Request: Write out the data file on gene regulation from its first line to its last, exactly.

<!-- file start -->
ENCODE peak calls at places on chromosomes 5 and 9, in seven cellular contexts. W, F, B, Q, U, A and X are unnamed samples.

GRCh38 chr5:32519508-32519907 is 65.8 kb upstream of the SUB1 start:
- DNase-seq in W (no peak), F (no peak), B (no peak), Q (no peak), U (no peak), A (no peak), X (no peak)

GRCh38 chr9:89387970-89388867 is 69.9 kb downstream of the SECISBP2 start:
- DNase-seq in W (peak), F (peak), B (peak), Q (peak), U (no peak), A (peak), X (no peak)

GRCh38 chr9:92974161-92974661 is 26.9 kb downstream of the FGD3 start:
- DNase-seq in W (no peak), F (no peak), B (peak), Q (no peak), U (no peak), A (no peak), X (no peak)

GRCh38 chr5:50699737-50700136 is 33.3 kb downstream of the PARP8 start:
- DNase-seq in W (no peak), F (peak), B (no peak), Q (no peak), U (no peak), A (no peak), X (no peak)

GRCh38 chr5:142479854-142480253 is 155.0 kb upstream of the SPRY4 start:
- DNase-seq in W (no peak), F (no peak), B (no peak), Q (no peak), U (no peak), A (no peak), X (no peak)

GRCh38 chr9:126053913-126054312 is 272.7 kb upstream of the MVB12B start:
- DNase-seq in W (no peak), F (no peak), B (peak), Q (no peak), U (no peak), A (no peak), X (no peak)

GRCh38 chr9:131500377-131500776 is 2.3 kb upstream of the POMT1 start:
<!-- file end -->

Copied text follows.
ENCODE peak calls at places on chromosomes 5 and 9, in seven cellular contexts. W, F, B, Q, U, A and X are unnamed samples.

GRCh38 chr5:32519508-32519907 is 65.8 kb upstream of the SUB1 start:
- DNase-seq in W (no peak), F (no peak), B (no peak), Q (no peak), U (no peak), A (no peak), X (no peak)

GRCh38 chr9:89387970-89388867 is 69.9 kb downstream of the SECISBP2 start:
- DNase-seq in W (peak), F (peak), B (peak), Q (peak), U (no peak), A (peak), X (no peak)

GRCh38 chr9:92974161-92974661 is 26.9 kb downstream of the FGD3 start:
- DNase-seq in W (no peak), F (no peak), B (peak), Q (no peak), U (no peak), A (no peak), X (no peak)

GRCh38 chr5:50699737-50700136 is 33.3 kb downstream of the PARP8 start:
- DNase-seq in W (no peak), F (peak), B (no peak), Q (no peak), U (no peak), A (no peak), X (no peak)

GRCh38 chr5:142479854-142480253 is 155.0 kb upstream of the SPRY4 start:
- DNase-seq in W (no peak), F (no peak), B (no peak), Q (no peak), U (no peak), A (no peak), X (no peak)

GRCh38 chr9:126053913-126054312 is 272.7 kb upstream of the MVB12B start:
- DNase-seq in W (no peak), F (no peak), B (peak), Q (no peak), U (no peak), A (no peak), X (no peak)

GRCh38 chr9:131500377-131500776 is 2.3 kb upstream of the POMT1 start: